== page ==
Moderator:
Pyotr Zolotarev — Deputy Chairman, Member of the Board, Bank for Development and Foreign Economic Affairs (Vnesheconombank)

Panellists:
Oleg Goshchansky — Chairman, Managing Partner, KPMG in Russia and the CIS
Pavel Grachev — Chief Executive Officer, PJSC Polyus
Artur Niyazmetov — Deputy Minister for the Development of the Russian Far East
Iliya Trunin — Deputy Finance Minister of the Russian Federation
Sergey Tsivilev — Chief Executive Officer, MC Kolmar

Front row participants:
Mikhail Amirdzhanov — Executive Director, Representative Office of SUN Capital Partners Consultants Ltd
Yury Tyamushkin — General Director, VaninoTransUgol JSC

07.09.2017
11:30—13:00

Building B, level 6, Conference hall 8

Economic Policy in Russia’s East: What’s Next?

Bonds as a Means of Attracting Finance

The eastern regions of the Russian Federation possess a strong resource base and an advantageous geographical location, and offer vast and mostly unrealized potential for development. In the current environment, growing the medium and large business sector is, for the most part, impossible without attracting long-term finance. The main sources of financing in the Russian Far East are entrepreneurs’ own funds and bank financing. The potential of the stock market is hardly used at all. The issue of bonds could be used as an alternative source of financing (in relation to bank lending) that would enable business entities to diversify the debt burden on capital, to release collateral, to take their first steps towards the ‘public’ debt market and, as a result, get cheaper funding for further business development. What are the reasons for the low activity of enterprises in the Far East in attracting financing through the obviously advantageous issuance of bonds? What are the ways to increase the attractiveness of bonded loans? Is it possible to attract tens or hundreds of millions of roubles through bonds? How much does an ‘entrance ticket’ to the market cost? What are the ways to optimize costs? How can regional authorities in the Far East help their potential bond issuers? Is it possible to work with foreign investors, given the current sanctions? What mechanisms exist for attracting Asian investment?

Moderator:
Elena Chaikovskaya — Director, Financial Market Development Department, Bank of Russia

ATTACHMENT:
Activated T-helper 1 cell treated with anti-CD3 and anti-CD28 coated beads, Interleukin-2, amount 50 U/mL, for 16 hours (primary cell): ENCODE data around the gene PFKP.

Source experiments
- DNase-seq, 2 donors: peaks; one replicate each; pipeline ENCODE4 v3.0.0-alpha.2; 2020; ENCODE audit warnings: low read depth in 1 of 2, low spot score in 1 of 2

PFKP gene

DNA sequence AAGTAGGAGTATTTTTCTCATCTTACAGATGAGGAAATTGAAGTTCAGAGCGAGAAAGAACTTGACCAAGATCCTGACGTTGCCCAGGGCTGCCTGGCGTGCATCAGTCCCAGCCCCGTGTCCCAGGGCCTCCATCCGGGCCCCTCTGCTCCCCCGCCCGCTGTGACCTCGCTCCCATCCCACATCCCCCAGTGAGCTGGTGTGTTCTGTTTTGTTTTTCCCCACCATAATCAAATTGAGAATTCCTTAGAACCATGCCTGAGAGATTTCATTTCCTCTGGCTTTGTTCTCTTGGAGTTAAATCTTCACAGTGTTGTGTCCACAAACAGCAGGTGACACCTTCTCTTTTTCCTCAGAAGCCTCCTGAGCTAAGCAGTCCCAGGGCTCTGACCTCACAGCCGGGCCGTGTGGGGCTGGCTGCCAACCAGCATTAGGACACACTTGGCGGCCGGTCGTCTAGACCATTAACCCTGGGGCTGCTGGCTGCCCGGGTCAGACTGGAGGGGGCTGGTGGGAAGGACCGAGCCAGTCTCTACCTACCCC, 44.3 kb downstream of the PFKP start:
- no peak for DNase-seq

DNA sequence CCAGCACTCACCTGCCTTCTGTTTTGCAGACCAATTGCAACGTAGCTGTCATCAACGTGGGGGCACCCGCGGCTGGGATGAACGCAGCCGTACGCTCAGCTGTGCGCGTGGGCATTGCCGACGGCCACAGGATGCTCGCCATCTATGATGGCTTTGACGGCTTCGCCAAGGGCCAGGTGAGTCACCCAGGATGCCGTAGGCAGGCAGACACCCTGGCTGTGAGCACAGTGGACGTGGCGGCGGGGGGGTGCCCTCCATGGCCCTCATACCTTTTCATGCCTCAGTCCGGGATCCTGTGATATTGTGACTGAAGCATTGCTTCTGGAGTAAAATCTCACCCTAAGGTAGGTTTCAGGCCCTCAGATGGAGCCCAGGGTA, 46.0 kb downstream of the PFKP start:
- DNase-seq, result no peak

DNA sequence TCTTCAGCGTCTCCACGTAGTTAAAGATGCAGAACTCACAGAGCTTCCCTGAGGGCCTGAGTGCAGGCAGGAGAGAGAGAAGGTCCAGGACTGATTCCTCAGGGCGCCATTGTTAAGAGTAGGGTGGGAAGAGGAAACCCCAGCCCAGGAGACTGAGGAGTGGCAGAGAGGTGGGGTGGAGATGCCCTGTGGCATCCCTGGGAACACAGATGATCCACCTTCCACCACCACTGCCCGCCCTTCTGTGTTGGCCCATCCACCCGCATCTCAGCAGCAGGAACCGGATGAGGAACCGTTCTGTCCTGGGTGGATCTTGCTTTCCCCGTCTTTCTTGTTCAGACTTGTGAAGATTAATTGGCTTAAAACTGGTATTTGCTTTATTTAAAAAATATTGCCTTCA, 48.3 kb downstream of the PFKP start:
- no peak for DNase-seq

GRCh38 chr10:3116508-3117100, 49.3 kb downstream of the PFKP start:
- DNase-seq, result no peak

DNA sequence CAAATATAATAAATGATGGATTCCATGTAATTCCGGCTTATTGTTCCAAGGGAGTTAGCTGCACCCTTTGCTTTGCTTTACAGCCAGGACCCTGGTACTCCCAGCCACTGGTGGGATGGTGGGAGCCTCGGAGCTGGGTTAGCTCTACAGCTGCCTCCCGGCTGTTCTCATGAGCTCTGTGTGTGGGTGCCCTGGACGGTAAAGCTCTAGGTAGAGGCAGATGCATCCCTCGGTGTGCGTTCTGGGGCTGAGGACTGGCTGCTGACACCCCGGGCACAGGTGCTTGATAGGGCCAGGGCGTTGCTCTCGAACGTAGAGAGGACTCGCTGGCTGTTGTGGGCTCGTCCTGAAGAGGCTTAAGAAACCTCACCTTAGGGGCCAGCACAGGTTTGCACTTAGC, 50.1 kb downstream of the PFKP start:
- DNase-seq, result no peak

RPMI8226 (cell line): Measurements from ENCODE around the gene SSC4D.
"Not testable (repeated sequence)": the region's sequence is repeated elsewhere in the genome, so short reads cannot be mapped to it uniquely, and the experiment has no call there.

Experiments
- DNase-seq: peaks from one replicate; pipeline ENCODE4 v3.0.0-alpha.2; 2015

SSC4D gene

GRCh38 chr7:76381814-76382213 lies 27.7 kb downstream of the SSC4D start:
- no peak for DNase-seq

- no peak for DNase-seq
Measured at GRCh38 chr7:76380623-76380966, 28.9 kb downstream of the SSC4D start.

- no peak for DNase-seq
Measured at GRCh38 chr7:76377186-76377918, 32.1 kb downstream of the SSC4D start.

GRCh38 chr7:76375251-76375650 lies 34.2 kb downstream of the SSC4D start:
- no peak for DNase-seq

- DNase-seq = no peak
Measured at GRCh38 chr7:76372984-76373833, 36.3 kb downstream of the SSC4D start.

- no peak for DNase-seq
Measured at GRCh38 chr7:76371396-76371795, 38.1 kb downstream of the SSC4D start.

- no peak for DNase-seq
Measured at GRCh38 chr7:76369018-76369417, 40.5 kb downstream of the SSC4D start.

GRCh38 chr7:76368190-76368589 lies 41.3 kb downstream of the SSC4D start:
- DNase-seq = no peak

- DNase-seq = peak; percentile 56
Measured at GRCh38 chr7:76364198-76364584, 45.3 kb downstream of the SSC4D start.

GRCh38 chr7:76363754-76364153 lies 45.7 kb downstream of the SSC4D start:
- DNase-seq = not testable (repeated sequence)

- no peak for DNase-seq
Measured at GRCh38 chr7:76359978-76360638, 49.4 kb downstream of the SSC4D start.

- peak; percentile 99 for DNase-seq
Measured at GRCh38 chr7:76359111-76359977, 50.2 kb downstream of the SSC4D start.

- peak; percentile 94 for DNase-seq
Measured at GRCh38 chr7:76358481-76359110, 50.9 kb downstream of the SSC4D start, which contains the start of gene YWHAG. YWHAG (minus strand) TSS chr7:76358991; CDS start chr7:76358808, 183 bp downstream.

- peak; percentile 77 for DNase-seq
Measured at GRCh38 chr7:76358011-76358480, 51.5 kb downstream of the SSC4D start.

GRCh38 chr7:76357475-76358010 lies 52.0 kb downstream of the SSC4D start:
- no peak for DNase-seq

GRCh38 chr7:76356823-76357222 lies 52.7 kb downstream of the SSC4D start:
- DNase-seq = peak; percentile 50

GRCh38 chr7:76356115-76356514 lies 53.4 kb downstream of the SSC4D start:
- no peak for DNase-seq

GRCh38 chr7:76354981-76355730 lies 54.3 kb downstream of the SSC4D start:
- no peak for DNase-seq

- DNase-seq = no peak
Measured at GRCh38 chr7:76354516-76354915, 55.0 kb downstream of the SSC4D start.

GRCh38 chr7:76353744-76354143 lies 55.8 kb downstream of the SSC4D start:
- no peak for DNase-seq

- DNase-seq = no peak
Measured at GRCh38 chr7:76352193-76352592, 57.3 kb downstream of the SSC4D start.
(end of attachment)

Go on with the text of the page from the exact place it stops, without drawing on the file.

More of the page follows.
Panellists:
Mikhail Avtukhov — Deputy Chairman of the Management Board and Head of the Corporate Investment Unit, Sovcombank
Pavel Isaev — Executive Vice President, Gazprombank
Denis Kravchenko — Deputy in the State Duma of the Federal Assembly of the Russian Federation; Deputy Chairman of the Committee on Economic Policy, Industry, Innovative Development, and Entrepreneurship
Aleksey Kupriyanov — Head of Debt Capital Markets Department of BCS Global Markets Division, BrokerCreditService Ltd
Sergey Shvetsov — First Deputy Governor, Bank of Russia

Front row participants:
Roman Goryunov — Chairman, Russian Trading System Stock Exchange
Pavel Gotsev — General Director, Solid Investment and Financial Company
Olga Ivanchenko — Aide to the Governor of Khabarovsk Region on Economic Issues
Aslan Kanukoev — Deputy General Director for Finance, Corporation for Far East Development
Konstantin Rogov — Deputy Chairman of the Management Board, Chief Financial Officer, Orient Express Bank
Sergey Tishchenko — Chief Executive Officer, Expert RA

07.09.2017
11:30—13:00

Building B, level 7, Conference hall 5

Economic Policy in Russia’s East: What’s Next?

Investments by State Companies. A Focus on Russia’s Far East

In order to accelerate development in the Russian Far East, all available resources must be consolidated with this objective in mind. President of the Russian Federation Vladimir Putin issued an instruction at the first Eastern Economic Forum to make it a special priority to generate finance for the Russian Far East through the activity of state companies. These companies must coordinate their strategic and policy documents with the Ministry for the Development of the Russian Far East with the aim of prioritizing development in the macroregion. This move is aimed at synchronizing plans for the development of the Russian Far East enacted by state programmes and in the policies of state companies. This will significantly increase the effectiveness of state investment in accelerating development in the Russian Far East. At the present time, Gazprom, Rosneft, Transneft, Russian Railways, RusHydro, and FGC UES are already participating in the implementation of strategic projects such as the construction of the Amur Gas Processing Plant, the Far Eastern Petrochemical Complex, and the Zvezda Shipbuilding Complex, and the modernization of the Baikal–Amur Mainline and Trans-Siberian Railway, as well as new power stations and transmission lines. Traditionally in the Russian Far East, it is state companies which have acted as the catalyst for economic processes and which enable the implementation of projects of national importance. Where and in what are state-owned companies planning to invest in the Russian Far East? What support are they counting on? With respect to investment by Russian state companies, how can a multiplier effect be achieved that will accelerate growth in the Russian Far East? How can small and medium-sized businesses in the Russian Far East become participants in the investment programmes of major state-owned companies?